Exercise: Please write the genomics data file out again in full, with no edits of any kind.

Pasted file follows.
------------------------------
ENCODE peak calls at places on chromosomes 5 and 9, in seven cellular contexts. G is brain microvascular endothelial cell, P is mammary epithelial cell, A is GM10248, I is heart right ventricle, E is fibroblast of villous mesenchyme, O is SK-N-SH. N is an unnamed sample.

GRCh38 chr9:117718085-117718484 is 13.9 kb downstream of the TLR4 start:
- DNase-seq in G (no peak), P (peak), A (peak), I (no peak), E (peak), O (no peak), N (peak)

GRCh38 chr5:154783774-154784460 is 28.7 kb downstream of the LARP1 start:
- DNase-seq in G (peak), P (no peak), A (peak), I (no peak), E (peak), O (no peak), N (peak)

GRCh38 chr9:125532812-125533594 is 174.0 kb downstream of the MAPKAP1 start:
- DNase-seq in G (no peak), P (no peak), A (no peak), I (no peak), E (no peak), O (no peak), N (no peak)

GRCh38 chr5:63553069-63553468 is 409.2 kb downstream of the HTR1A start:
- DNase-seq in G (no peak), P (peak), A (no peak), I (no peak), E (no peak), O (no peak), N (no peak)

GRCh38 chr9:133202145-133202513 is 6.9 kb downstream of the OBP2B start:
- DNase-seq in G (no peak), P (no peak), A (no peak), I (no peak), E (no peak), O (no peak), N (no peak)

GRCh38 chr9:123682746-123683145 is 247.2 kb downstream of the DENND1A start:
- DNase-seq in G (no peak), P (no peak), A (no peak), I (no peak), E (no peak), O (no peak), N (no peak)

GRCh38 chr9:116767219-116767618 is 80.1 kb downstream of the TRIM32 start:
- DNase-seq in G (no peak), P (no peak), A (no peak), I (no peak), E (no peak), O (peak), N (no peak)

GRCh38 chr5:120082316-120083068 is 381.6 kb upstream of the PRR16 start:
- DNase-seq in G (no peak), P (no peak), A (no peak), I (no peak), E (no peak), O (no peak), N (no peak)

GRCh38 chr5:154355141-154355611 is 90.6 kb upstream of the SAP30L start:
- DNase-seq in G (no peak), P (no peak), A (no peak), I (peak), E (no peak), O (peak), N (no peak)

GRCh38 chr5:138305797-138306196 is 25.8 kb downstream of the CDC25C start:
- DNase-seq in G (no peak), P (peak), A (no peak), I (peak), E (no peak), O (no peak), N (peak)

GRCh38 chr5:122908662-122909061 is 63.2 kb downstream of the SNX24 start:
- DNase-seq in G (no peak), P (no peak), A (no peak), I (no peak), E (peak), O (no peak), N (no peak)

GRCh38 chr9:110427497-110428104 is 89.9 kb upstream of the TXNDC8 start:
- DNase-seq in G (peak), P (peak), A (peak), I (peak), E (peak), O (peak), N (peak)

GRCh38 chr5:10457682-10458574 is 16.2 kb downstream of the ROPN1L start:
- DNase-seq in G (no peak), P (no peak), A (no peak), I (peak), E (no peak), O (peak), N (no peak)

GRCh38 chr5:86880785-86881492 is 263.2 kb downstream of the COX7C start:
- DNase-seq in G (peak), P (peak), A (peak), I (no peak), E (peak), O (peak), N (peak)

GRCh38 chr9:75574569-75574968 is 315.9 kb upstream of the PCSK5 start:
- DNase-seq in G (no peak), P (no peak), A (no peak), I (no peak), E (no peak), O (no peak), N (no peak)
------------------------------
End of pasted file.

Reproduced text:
ENCODE peak calls at places on chromosomes 5 and 9, in seven cellular contexts. G is brain microvascular endothelial cell, P is mammary epithelial cell, A is GM10248, I is heart right ventricle, E is fibroblast of villous mesenchyme, O is SK-N-SH. N is an unnamed sample.

GRCh38 chr9:117718085-117718484 is 13.9 kb downstream of the TLR4 start:
- DNase-seq in G (no peak), P (peak), A (peak), I (no peak), E (peak), O (no peak), N (peak)

GRCh38 chr5:154783774-154784460 is 28.7 kb downstream of the LARP1 start:
- DNase-seq in G (peak), P (no peak), A (peak), I (no peak), E (peak), O (no peak), N (peak)

GRCh38 chr9:125532812-125533594 is 174.0 kb downstream of the MAPKAP1 start:
- DNase-seq in G (no peak), P (no peak), A (no peak), I (no peak), E (no peak), O (no peak), N (no peak)

GRCh38 chr5:63553069-63553468 is 409.2 kb downstream of the HTR1A start:
- DNase-seq in G (no peak), P (peak), A (no peak), I (no peak), E (no peak), O (no peak), N (no peak)

GRCh38 chr9:133202145-133202513 is 6.9 kb downstream of the OBP2B start:
- DNase-seq in G (no peak), P (no peak), A (no peak), I (no peak), E (no peak), O (no peak), N (no peak)

GRCh38 chr9:123682746-123683145 is 247.2 kb downstream of the DENND1A start:
- DNase-seq in G (no peak), P (no peak), A (no peak), I (no peak), E (no peak), O (no peak), N (no peak)

GRCh38 chr9:116767219-116767618 is 80.1 kb downstream of the TRIM32 start:
- DNase-seq in G (no peak), P (no peak), A (no peak), I (no peak), E (no peak), O (peak), N (no peak)

GRCh38 chr5:120082316-120083068 is 381.6 kb upstream of the PRR16 start:
- DNase-seq in G (no peak), P (no peak), A (no peak), I (no peak), E (no peak), O (no peak), N (no peak)

GRCh38 chr5:154355141-154355611 is 90.6 kb upstream of the SAP30L start:
- DNase-seq in G (no peak), P (no peak), A (no peak), I (peak), E (no peak), O (peak), N (no peak)

GRCh38 chr5:138305797-138306196 is 25.8 kb downstream of the CDC25C start:
- DNase-seq in G (no peak), P (peak), A (no peak), I (peak), E (no peak), O (no peak), N (peak)

GRCh38 chr5:122908662-122909061 is 63.2 kb downstream of the SNX24 start:
- DNase-seq in G (no peak), P (no peak), A (no peak), I (no peak), E (peak), O (no peak), N (no peak)

GRCh38 chr9:110427497-110428104 is 89.9 kb upstream of the TXNDC8 start:
- DNase-seq in G (peak), P (peak), A (peak), I (peak), E (peak), O (peak), N (peak)

GRCh38 chr5:10457682-10458574 is 16.2 kb downstream of the ROPN1L start:
- DNase-seq in G (no peak), P (no peak), A (no peak), I (peak), E (no peak), O (peak), N (no peak)

GRCh38 chr5:86880785-86881492 is 263.2 kb downstream of the COX7C start:
- DNase-seq in G (peak), P (peak), A (peak), I (no peak), E (peak), O (peak), N (peak)

GRCh38 chr9:75574569-75574968 is 315.9 kb upstream of the PCSK5 start:
- DNase-seq in G (no peak), P (no peak), A (no peak), I (no peak), E (no peak), O (no peak), N (no peak)